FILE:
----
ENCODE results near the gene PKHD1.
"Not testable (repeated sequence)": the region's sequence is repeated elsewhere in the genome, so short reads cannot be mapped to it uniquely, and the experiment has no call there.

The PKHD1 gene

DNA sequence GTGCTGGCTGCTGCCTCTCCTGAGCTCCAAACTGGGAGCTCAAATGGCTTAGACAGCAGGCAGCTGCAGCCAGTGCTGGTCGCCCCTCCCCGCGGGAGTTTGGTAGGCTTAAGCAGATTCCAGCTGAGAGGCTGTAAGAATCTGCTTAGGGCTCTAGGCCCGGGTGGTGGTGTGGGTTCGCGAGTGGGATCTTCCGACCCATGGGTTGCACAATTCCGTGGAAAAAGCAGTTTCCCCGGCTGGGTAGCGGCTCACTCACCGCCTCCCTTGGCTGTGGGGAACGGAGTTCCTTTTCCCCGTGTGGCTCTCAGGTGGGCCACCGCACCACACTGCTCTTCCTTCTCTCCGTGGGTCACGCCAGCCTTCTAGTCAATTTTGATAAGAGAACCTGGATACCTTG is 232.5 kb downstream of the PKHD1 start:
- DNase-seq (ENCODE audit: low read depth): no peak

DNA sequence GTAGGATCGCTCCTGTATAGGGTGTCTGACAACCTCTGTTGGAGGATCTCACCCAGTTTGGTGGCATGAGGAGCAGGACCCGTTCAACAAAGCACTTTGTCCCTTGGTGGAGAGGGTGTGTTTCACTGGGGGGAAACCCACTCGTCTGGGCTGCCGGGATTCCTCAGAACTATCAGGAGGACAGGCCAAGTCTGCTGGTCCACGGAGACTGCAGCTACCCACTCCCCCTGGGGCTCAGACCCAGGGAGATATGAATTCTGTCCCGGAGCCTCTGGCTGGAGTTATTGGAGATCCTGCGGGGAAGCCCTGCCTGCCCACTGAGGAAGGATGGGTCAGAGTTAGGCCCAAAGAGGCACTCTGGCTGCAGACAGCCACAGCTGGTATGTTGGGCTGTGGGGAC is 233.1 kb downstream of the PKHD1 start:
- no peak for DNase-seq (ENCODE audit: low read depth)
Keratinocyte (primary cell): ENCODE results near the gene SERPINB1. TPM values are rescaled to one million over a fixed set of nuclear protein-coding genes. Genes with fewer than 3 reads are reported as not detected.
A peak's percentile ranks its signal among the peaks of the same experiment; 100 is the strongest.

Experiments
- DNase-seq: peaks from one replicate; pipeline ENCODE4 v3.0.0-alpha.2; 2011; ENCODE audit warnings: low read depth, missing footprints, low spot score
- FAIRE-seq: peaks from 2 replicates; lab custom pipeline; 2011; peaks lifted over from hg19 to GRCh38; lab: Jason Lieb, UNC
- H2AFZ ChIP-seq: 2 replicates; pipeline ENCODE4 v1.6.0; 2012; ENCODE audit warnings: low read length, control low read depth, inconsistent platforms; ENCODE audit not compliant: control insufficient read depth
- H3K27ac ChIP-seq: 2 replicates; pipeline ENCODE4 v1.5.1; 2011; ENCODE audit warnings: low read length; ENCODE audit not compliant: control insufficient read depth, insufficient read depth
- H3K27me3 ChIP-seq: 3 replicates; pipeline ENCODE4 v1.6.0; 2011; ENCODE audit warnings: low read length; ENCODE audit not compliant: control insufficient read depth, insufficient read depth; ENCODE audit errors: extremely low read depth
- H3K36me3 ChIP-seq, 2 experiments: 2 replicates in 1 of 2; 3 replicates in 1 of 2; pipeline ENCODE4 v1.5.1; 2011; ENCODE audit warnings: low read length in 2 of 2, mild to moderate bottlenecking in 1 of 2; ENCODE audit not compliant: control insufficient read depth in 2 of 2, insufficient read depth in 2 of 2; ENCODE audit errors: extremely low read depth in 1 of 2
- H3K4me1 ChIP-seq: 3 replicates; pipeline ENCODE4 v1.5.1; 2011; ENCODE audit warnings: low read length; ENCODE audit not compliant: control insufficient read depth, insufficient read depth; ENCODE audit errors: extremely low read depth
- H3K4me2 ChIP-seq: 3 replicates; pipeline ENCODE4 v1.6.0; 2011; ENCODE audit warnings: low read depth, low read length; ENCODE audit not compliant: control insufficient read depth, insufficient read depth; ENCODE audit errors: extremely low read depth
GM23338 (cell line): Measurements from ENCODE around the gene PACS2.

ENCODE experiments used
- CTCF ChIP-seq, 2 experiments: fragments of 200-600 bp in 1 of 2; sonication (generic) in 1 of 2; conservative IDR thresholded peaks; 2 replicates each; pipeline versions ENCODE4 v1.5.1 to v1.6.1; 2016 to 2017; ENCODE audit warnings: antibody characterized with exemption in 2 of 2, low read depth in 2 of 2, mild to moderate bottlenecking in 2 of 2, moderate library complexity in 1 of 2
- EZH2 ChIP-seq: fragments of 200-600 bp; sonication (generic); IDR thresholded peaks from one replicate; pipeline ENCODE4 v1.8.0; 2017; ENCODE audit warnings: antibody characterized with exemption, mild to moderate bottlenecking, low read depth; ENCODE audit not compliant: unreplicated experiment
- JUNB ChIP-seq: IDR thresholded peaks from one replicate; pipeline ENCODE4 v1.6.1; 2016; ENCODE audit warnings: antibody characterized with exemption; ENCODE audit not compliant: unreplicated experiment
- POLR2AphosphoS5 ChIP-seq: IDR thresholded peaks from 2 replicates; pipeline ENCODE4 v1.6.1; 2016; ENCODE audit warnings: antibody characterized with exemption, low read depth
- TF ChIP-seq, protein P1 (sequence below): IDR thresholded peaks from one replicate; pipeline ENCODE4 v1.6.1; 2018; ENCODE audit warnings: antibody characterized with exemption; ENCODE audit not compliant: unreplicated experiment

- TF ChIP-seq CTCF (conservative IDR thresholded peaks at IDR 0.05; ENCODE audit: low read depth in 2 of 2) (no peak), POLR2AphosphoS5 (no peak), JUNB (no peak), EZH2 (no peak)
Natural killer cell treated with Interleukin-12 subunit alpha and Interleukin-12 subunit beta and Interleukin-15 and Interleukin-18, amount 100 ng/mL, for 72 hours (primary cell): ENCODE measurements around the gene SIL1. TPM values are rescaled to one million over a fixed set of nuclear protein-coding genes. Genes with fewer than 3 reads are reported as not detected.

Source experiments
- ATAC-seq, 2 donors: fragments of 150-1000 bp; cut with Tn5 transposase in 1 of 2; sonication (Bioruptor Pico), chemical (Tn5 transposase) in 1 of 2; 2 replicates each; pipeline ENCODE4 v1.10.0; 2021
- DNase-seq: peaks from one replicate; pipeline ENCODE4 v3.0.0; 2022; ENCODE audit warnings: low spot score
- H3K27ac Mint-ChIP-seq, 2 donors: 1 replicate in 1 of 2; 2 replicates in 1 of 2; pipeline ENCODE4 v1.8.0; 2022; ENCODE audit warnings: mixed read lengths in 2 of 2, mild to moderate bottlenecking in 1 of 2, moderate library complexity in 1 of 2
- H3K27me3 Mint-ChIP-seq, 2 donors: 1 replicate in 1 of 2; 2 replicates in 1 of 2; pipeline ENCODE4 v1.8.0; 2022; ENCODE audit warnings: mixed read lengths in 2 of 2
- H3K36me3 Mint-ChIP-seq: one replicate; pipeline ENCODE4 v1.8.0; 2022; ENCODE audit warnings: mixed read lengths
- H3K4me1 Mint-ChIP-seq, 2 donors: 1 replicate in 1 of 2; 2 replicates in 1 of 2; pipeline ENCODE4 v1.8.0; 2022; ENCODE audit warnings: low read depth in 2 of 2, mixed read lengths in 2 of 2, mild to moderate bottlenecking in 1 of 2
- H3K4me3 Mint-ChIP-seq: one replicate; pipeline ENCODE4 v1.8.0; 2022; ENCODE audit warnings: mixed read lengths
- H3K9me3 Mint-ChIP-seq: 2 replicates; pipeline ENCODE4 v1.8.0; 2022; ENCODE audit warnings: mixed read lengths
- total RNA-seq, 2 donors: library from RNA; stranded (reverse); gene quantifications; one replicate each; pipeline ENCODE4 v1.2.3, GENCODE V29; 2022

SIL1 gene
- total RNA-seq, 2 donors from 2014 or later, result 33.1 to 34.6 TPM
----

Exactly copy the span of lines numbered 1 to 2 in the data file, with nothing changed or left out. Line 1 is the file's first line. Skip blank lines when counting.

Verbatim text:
ENCODE results near the gene PKHD1.
"Not testable (repeated sequence)": the region's sequence is repeated elsewhere in the genome, so short reads cannot be mapped to it uniquely, and the experiment has no call there.